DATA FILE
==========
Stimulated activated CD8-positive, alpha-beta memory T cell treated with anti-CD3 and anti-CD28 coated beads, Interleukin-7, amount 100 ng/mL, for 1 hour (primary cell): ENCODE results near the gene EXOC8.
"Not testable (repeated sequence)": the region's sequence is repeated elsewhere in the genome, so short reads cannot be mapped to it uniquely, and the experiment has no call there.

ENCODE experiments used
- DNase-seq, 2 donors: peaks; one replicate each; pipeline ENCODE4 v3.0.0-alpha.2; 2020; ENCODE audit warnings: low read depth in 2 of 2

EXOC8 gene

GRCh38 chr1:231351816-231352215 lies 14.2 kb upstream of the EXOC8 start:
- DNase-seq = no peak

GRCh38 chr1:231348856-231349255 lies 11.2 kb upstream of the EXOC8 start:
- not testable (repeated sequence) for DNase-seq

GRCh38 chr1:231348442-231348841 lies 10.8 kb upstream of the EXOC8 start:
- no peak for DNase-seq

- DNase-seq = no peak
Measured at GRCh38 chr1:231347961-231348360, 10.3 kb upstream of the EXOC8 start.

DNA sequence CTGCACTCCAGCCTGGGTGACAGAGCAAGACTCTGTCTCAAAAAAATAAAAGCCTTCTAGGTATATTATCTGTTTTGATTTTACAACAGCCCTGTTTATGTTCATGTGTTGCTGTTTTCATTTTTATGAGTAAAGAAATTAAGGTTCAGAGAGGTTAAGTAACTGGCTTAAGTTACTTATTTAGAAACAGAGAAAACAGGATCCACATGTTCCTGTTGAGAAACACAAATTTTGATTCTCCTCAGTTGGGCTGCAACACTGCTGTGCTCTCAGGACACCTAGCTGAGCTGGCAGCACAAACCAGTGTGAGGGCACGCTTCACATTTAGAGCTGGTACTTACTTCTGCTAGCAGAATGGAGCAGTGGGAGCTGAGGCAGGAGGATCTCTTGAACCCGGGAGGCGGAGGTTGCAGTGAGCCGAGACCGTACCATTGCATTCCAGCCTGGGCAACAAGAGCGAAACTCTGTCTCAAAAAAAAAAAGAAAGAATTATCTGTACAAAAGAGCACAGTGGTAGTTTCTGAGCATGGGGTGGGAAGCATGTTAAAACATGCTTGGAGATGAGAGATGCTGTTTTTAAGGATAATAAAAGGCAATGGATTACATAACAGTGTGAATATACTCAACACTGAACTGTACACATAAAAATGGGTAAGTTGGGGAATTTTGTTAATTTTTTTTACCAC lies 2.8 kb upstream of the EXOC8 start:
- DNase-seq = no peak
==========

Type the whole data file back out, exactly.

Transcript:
Stimulated activated CD8-positive, alpha-beta memory T cell treated with anti-CD3 and anti-CD28 coated beads, Interleukin-7, amount 100 ng/mL, for 1 hour (primary cell): ENCODE results near the gene EXOC8.
"Not testable (repeated sequence)": the region's sequence is repeated elsewhere in the genome, so short reads cannot be mapped to it uniquely, and the experiment has no call there.

ENCODE experiments used
- DNase-seq, 2 donors: peaks; one replicate each; pipeline ENCODE4 v3.0.0-alpha.2; 2020; ENCODE audit warnings: low read depth in 2 of 2

EXOC8 gene

GRCh38 chr1:231351816-231352215 lies 14.2 kb upstream of the EXOC8 start:
- DNase-seq = no peak

GRCh38 chr1:231348856-231349255 lies 11.2 kb upstream of the EXOC8 start:
- not testable (repeated sequence) for DNase-seq

GRCh38 chr1:231348442-231348841 lies 10.8 kb upstream of the EXOC8 start:
- no peak for DNase-seq

- DNase-seq = no peak
Measured at GRCh38 chr1:231347961-231348360, 10.3 kb upstream of the EXOC8 start.

DNA sequence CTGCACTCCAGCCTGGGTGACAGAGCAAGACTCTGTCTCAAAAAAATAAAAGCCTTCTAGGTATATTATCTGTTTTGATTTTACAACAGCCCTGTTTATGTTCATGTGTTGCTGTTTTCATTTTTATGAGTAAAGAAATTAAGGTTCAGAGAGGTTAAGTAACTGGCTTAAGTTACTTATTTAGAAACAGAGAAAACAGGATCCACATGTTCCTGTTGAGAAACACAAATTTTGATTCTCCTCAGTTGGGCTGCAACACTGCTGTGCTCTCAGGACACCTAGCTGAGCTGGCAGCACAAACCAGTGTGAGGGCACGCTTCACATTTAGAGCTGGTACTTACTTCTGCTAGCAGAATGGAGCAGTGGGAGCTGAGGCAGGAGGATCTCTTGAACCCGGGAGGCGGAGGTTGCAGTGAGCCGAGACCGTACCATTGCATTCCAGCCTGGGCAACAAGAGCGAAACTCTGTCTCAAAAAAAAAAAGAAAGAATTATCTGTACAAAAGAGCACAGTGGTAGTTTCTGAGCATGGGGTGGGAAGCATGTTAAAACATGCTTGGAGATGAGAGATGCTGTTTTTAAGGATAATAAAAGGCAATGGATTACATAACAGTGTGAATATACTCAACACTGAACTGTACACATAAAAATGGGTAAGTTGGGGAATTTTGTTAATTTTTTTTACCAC lies 2.8 kb upstream of the EXOC8 start:
- DNase-seq = no peak